Visits rose 7 percent last year at Sun Peaks, and Christopher Nicolson, president of Tourism Sun Peaks, says the increase this year should restore numbers to those before the Great Recession.
Pique Newsmagazine reports that resort officials expect to attract people from Australia and New Zealand, though changes in air travel and economic conditions will cause fewer Europeans to visit.
Only 2 bears killed in Aspen this summer
ASPEN, Colo.—It was a berry, berry good year for bears in and around Aspen. Last year, 20 were killed, compared to just two this year. What gives?
Part of the story seems to be improved compliance with mandates to secure trash, making it unavailable to bears. City officials conducted what they called "knock and talks" with residents and business operators who had failed to secure their trash in wildlife-resistant containers.
But the larger story may have been that bears just weren't as hungry. There was no late frost to kill the berry crop, with plenty of nuts to be had in the backcountry as well, officials told The Aspen Times.
This corresponds with a study by a wildlife researcher who attached radio telemetry tracking devices to some bears. Sharon Baruch-Mordo's study had found that during years when the natural food supply is good, bears stay in the backcountry and largely avoid civilization.
High-calorie pumpkins a feast for Banff deer
BANFF, Alberta—It was also a berry good summer in Banff National Park. Wildlife officials told the Rocky Mountain Outlook that both black and grizzly bears appear to be in excellent shape to survive winter after indulging in the bountiful crop this year.
But deer are another story. They've been feeding on pumpkins left outside homes after Halloween. That's good for the deer, in that the pumpkins are rich in calories. But the pumpkins are not natural food.
New ski lodge has unsold real estate
BRECKENRIDGE, Colo.—Ski area operator Vail Resorts has a new and magnificent lodge at the base of ski runs in Breckenridge. It has a stone fireplace the likes of what you'd expect at Old Faithful Inn.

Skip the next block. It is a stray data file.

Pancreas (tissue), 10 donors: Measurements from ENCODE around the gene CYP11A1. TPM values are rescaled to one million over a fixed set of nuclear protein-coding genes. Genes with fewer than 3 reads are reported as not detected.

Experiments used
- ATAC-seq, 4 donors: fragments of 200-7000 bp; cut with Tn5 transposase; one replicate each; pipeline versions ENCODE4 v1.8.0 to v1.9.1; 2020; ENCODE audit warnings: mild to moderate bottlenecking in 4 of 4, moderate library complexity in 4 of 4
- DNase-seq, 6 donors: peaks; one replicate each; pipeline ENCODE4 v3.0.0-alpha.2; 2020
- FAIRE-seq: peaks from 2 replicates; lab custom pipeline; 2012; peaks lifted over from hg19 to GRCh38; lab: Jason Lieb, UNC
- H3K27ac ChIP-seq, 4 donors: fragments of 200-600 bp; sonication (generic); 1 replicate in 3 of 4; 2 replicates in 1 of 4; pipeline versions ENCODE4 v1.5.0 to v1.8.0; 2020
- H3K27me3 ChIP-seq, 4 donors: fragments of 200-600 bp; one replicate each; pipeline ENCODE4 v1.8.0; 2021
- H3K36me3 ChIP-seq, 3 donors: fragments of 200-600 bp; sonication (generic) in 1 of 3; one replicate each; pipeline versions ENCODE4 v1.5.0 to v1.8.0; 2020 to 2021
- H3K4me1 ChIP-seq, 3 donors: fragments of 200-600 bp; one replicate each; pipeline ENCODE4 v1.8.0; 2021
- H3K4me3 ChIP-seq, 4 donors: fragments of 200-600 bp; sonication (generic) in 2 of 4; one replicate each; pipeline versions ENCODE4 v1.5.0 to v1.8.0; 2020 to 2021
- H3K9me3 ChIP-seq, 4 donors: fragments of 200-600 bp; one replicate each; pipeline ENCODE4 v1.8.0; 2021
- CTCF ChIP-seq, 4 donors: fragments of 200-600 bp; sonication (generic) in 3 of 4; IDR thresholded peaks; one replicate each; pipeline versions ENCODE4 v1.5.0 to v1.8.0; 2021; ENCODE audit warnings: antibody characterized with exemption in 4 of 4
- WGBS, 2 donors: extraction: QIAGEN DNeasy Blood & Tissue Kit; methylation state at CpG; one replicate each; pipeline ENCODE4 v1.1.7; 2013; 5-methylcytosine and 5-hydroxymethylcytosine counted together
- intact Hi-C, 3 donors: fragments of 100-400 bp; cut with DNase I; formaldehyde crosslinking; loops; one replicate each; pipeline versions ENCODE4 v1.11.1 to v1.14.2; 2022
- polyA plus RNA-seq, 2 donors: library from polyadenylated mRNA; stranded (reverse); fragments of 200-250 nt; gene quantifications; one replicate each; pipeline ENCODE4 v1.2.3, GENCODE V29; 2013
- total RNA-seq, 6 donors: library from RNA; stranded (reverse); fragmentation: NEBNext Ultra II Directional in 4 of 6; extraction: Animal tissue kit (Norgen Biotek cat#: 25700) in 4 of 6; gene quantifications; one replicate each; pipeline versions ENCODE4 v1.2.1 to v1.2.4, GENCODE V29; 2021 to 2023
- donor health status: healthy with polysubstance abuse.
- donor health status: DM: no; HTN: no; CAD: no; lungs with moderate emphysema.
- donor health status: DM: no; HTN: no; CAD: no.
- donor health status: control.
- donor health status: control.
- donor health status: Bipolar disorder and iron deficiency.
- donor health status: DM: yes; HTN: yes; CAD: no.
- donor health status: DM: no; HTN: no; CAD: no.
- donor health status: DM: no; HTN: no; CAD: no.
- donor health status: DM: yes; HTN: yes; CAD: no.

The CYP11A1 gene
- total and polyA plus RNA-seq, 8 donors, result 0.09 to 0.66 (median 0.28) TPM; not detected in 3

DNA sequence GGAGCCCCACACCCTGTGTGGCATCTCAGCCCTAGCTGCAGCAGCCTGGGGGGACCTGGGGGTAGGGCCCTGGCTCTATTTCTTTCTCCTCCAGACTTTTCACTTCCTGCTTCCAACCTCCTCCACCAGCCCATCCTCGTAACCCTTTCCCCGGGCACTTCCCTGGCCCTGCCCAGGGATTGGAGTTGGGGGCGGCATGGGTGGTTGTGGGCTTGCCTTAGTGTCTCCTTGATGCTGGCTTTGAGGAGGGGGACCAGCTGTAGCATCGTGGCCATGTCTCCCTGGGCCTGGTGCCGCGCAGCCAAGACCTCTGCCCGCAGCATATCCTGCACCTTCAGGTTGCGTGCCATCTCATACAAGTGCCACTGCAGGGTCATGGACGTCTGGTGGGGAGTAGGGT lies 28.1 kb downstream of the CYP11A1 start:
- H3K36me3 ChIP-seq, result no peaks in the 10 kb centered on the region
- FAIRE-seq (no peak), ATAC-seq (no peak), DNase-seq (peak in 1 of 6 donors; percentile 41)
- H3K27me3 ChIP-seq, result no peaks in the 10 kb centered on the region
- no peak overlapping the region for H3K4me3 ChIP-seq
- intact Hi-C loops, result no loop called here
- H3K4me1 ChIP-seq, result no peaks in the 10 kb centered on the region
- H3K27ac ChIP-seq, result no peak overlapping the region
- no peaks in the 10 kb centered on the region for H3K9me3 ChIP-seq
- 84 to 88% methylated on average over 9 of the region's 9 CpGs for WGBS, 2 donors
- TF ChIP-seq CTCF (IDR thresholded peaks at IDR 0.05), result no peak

Unlike its other real estate projects through the years, some of the units remain unsold. But the company isn't dropping prices—to protect the investment of existing buyers, says a company spokeswoman.
Among the amenities at the lodge are a bowling alley, a "rejuvenation center" and a bar that has 40 types of beer on tap, reports the Summit Daily News.
Upscale fishing resort now being reimagined
GRANBY, Colo.—Orvis Shorefox is no more. The project along the banks of the infant Colorado River, halfway between Winter Park and Rocky Mountain National Park, was supposed to appeal to extremely well-heeled anglers, golfers and others. But it went belly-up soon after the recession started. Now, the name has been expurgated.
CNL Lifestyle Property, a real estate investment trust, has contracted with a resort manager called Resort Ventures West to pick up the pieces. New land-use and marketing consultants have been retained.
Liens filed against the project, $7 million altogether, have been settled.
While the previous developers had completed a fair amount of infrastructure and partially completed a golf course, a representative of Resort Ventures West suggested in an interview with the Sky-Hi News that changes will be made.
"It's fair to say that the original plan was fairly ambitious," said Gavin Malia. "There is some question as to whether Granby was the appropriate market for such a plan. But what has happened, has happened."
He told the newspaper that the new project would be carefully introduced in "stages and phases."
"It's fairly exciting to look at a property of this size and think of the numerous possibilities," he said. "The process is just getting started. We've really tried not to have any preconceived notions of what the product is going to look like."
In a sense, the business plan for Orvis Shorefox envisioned a high-end resort for people who couldn't quite afford the swank of Aspen, Vail or Jackson Hole.
It had lots of company in those grand aspirations. Idaho's Tamarack Resort comes to mind, as do a handful of projects close to Vail, including the giant project at Minturn on the site of former mining properties. Now in other hands after the bankruptcy of Florida-based developer Ginn Co., it is also being downsized.